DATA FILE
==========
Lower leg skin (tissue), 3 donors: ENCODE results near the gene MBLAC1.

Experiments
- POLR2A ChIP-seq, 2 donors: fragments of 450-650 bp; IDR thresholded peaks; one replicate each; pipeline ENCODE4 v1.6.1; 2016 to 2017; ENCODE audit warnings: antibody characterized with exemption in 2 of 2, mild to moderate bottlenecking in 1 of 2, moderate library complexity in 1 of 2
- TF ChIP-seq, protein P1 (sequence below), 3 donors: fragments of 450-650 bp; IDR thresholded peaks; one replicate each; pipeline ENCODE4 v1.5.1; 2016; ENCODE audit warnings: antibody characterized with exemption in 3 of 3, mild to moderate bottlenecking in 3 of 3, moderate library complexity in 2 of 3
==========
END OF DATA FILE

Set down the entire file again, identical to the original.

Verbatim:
Lower leg skin (tissue), 3 donors: ENCODE results near the gene MBLAC1.

Experiments
- POLR2A ChIP-seq, 2 donors: fragments of 450-650 bp; IDR thresholded peaks; one replicate each; pipeline ENCODE4 v1.6.1; 2016 to 2017; ENCODE audit warnings: antibody characterized with exemption in 2 of 2, mild to moderate bottlenecking in 1 of 2, moderate library complexity in 1 of 2
- TF ChIP-seq, protein P1 (sequence below), 3 donors: fragments of 450-650 bp; IDR thresholded peaks; one replicate each; pipeline ENCODE4 v1.5.1; 2016; ENCODE audit warnings: antibody characterized with exemption in 3 of 3, mild to moderate bottlenecking in 3 of 3, moderate library complexity in 2 of 3